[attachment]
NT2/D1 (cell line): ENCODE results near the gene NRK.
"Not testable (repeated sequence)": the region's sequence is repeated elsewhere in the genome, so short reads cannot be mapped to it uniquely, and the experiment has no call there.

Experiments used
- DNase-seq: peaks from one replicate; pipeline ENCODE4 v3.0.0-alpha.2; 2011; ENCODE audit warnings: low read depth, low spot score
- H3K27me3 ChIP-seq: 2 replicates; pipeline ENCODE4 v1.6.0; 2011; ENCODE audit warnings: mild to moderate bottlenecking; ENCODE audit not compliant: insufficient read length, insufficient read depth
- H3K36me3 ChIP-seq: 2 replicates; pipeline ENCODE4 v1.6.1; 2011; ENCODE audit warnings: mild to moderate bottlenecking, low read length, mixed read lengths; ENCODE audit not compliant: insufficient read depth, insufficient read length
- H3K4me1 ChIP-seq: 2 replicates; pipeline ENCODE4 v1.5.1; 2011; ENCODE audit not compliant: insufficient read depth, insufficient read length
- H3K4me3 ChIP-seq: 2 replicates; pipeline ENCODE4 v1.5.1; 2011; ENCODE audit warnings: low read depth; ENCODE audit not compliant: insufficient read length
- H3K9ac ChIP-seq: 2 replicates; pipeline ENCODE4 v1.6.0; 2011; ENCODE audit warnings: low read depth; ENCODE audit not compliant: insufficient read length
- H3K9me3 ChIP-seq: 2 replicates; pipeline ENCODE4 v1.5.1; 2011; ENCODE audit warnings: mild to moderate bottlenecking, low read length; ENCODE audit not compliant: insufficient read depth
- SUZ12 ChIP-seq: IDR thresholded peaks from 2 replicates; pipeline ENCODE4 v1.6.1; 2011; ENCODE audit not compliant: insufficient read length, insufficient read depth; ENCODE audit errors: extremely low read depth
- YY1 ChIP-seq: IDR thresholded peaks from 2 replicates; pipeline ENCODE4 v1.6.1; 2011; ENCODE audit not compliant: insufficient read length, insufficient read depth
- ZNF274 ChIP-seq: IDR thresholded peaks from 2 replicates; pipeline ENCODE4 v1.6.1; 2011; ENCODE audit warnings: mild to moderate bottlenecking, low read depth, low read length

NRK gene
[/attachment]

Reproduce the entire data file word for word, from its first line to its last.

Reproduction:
NT2/D1 (cell line): ENCODE results near the gene NRK.
"Not testable (repeated sequence)": the region's sequence is repeated elsewhere in the genome, so short reads cannot be mapped to it uniquely, and the experiment has no call there.

Experiments used
- DNase-seq: peaks from one replicate; pipeline ENCODE4 v3.0.0-alpha.2; 2011; ENCODE audit warnings: low read depth, low spot score
- H3K27me3 ChIP-seq: 2 replicates; pipeline ENCODE4 v1.6.0; 2011; ENCODE audit warnings: mild to moderate bottlenecking; ENCODE audit not compliant: insufficient read length, insufficient read depth
- H3K36me3 ChIP-seq: 2 replicates; pipeline ENCODE4 v1.6.1; 2011; ENCODE audit warnings: mild to moderate bottlenecking, low read length, mixed read lengths; ENCODE audit not compliant: insufficient read depth, insufficient read length
- H3K4me1 ChIP-seq: 2 replicates; pipeline ENCODE4 v1.5.1; 2011; ENCODE audit not compliant: insufficient read depth, insufficient read length
- H3K4me3 ChIP-seq: 2 replicates; pipeline ENCODE4 v1.5.1; 2011; ENCODE audit warnings: low read depth; ENCODE audit not compliant: insufficient read length
- H3K9ac ChIP-seq: 2 replicates; pipeline ENCODE4 v1.6.0; 2011; ENCODE audit warnings: low read depth; ENCODE audit not compliant: insufficient read length
- H3K9me3 ChIP-seq: 2 replicates; pipeline ENCODE4 v1.5.1; 2011; ENCODE audit warnings: mild to moderate bottlenecking, low read length; ENCODE audit not compliant: insufficient read depth
- SUZ12 ChIP-seq: IDR thresholded peaks from 2 replicates; pipeline ENCODE4 v1.6.1; 2011; ENCODE audit not compliant: insufficient read length, insufficient read depth; ENCODE audit errors: extremely low read depth
- YY1 ChIP-seq: IDR thresholded peaks from 2 replicates; pipeline ENCODE4 v1.6.1; 2011; ENCODE audit not compliant: insufficient read length, insufficient read depth
- ZNF274 ChIP-seq: IDR thresholded peaks from 2 replicates; pipeline ENCODE4 v1.6.1; 2011; ENCODE audit warnings: mild to moderate bottlenecking, low read depth, low read length

NRK gene